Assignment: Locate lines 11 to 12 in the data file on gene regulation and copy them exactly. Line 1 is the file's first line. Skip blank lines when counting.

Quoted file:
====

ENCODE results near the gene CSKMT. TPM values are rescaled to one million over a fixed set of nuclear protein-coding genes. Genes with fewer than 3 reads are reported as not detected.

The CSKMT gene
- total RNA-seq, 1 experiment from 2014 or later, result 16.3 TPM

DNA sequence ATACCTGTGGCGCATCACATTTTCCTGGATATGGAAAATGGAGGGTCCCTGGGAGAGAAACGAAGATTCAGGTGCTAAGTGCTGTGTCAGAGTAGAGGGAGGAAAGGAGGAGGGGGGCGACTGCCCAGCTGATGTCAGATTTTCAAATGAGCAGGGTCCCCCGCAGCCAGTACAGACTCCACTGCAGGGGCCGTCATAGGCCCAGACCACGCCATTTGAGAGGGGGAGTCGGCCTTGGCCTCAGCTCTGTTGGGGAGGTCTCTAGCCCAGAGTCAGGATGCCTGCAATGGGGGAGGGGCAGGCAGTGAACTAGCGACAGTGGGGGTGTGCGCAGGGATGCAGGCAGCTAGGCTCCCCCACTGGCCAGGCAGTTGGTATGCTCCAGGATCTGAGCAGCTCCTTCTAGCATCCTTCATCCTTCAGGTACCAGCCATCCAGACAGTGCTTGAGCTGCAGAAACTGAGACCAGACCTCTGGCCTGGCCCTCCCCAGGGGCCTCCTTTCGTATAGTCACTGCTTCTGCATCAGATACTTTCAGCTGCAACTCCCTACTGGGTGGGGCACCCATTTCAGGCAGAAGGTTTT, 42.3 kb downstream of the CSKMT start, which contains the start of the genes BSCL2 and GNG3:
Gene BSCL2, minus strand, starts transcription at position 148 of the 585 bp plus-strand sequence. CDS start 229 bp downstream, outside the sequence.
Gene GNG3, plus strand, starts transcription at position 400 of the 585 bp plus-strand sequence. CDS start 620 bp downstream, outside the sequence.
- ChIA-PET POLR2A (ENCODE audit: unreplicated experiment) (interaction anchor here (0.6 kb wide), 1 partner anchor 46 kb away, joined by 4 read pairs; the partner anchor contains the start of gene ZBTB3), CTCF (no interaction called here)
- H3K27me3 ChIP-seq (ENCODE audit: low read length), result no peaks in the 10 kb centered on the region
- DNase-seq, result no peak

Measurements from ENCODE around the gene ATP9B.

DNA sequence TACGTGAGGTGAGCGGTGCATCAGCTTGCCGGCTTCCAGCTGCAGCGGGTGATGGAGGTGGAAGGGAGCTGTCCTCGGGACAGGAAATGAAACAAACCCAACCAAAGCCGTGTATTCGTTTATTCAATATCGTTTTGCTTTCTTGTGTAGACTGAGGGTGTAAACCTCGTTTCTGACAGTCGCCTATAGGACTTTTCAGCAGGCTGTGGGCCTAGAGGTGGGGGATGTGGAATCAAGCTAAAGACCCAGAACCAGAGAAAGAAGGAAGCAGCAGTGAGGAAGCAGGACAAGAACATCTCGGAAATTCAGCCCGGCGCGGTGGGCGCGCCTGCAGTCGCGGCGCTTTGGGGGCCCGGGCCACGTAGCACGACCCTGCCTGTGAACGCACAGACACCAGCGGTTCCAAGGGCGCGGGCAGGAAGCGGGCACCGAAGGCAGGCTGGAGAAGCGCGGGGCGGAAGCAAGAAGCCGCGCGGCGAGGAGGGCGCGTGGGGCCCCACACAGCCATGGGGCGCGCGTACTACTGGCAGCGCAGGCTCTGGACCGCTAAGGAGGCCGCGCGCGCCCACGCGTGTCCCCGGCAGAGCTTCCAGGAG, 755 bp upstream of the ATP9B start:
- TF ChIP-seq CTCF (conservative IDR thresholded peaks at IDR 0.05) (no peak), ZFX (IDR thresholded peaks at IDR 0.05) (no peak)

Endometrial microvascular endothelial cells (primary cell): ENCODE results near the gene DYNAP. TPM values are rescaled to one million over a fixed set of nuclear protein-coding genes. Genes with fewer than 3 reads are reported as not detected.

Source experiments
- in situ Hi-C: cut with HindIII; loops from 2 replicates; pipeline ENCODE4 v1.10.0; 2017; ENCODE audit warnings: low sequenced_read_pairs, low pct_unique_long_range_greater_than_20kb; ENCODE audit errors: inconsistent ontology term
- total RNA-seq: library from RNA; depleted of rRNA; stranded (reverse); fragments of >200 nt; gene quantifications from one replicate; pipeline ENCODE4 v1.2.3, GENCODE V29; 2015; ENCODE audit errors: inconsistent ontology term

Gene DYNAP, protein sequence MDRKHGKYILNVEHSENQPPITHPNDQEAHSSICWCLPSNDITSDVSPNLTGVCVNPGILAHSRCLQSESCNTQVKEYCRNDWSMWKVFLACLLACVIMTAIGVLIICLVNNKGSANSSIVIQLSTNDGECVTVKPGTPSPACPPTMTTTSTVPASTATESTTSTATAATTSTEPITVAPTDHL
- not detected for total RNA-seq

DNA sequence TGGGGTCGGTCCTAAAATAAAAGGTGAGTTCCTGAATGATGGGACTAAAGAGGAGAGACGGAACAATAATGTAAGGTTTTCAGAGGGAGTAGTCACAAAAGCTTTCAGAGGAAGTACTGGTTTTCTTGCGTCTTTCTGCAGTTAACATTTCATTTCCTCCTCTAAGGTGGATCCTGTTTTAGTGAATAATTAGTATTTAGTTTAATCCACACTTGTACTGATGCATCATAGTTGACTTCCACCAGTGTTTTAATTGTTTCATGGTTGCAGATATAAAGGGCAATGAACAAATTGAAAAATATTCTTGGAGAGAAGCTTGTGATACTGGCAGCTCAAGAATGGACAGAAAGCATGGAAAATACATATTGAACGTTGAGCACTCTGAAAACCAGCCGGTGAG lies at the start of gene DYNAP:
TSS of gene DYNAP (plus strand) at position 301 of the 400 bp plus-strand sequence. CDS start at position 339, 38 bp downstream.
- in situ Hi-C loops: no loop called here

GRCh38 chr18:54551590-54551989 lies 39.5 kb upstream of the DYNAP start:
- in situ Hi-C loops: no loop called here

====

DNA sequence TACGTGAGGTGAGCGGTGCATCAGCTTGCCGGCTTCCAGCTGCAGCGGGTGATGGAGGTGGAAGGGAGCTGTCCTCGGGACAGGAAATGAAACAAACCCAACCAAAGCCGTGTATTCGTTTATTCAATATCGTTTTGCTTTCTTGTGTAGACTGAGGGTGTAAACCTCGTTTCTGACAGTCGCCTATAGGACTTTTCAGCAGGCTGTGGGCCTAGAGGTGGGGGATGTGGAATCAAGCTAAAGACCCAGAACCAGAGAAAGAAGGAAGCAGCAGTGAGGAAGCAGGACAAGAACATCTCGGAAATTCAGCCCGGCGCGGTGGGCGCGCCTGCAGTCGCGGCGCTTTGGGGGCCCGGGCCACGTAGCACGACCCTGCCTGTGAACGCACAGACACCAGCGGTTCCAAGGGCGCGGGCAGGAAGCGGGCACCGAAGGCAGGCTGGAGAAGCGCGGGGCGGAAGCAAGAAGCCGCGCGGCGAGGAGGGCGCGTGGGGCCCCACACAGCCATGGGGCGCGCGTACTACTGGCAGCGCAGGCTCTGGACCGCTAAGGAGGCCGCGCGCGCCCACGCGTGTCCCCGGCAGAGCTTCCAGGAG, 755 bp upstream of the ATP9B start:
- TF ChIP-seq CTCF (conservative IDR thresholded peaks at IDR 0.05) (no peak), ZFX (IDR thresholded peaks at IDR 0.05) (no peak)